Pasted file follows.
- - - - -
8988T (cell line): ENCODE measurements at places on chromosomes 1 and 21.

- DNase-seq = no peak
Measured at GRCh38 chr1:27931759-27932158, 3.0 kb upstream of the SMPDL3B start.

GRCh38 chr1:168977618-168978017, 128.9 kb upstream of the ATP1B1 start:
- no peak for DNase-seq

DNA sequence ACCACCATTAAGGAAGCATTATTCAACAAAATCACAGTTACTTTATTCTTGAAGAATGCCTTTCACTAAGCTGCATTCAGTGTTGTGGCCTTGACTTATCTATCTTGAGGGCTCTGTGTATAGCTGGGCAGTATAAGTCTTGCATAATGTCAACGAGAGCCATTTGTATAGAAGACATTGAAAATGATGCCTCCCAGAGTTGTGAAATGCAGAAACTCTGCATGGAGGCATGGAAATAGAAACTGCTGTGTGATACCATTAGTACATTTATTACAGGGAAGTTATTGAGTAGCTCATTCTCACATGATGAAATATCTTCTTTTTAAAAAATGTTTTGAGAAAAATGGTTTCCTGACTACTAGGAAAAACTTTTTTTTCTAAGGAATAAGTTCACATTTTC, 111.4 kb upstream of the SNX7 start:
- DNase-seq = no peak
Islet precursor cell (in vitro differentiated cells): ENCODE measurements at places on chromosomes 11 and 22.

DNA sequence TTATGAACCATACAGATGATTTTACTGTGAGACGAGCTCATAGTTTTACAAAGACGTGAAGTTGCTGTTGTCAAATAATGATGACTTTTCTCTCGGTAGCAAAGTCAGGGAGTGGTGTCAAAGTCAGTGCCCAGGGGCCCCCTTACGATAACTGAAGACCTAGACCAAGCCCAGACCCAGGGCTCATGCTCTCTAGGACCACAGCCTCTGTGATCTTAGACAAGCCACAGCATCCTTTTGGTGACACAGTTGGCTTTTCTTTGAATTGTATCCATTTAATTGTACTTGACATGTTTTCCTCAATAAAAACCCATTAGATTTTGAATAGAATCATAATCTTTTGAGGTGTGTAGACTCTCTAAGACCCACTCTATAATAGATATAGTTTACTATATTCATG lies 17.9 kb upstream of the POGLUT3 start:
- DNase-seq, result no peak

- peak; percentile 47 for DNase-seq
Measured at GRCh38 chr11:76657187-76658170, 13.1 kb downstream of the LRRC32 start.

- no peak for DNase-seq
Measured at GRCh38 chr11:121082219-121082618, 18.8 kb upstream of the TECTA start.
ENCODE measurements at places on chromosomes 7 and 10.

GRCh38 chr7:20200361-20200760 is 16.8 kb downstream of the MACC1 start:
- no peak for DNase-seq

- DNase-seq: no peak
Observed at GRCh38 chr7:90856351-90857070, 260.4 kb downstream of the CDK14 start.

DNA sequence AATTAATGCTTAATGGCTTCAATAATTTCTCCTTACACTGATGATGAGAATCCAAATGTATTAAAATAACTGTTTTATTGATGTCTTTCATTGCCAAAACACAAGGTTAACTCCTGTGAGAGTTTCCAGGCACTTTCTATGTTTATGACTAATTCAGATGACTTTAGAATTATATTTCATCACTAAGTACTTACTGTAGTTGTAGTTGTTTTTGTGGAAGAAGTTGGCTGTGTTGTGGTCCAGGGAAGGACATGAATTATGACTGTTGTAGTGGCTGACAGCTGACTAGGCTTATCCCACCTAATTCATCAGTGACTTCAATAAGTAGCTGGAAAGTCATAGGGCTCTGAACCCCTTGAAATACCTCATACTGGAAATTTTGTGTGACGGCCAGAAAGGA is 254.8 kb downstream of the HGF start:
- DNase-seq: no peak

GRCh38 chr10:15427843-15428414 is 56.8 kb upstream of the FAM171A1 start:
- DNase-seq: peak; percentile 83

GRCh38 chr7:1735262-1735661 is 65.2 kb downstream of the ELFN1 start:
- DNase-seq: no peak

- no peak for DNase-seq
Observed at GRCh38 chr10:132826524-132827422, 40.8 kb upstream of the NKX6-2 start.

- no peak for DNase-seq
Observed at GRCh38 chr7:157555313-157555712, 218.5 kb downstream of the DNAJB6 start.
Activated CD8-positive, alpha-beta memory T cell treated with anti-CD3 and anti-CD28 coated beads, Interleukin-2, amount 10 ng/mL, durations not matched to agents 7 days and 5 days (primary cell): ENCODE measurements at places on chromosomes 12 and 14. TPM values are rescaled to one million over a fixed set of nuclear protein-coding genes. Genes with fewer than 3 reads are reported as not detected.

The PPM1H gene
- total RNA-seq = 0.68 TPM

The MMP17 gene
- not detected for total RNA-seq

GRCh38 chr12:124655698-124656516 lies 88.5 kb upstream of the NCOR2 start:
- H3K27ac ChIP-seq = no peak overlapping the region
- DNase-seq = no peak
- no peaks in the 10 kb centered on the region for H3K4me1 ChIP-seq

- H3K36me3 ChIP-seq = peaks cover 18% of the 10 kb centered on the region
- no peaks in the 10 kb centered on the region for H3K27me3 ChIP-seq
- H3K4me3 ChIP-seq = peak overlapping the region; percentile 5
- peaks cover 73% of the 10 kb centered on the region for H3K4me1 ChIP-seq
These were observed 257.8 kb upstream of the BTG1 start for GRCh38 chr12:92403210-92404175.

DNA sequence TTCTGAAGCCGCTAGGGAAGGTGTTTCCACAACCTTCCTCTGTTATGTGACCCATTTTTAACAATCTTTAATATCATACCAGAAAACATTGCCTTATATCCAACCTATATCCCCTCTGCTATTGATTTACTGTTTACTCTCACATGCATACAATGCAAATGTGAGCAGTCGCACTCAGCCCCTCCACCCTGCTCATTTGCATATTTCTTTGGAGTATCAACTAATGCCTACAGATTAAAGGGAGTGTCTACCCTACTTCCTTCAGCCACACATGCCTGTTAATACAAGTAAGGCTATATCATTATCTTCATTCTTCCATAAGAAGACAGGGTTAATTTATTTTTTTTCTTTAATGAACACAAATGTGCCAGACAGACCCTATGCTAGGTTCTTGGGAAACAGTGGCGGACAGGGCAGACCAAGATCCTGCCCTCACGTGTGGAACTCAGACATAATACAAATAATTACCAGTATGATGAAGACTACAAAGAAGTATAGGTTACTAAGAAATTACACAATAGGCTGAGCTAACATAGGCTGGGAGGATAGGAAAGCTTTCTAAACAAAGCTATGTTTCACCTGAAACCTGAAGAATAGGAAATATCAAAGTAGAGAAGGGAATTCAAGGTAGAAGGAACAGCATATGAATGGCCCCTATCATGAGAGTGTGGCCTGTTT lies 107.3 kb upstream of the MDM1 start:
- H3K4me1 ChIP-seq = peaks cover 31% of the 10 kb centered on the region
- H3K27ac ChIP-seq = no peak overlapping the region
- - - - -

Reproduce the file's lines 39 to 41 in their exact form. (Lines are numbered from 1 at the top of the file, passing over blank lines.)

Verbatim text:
- H3K36me3 ChIP-seq = peaks cover 18% of the 10 kb centered on the region
- no peaks in the 10 kb centered on the region for H3K27me3 ChIP-seq
- H3K4me3 ChIP-seq = peak overlapping the region; percentile 5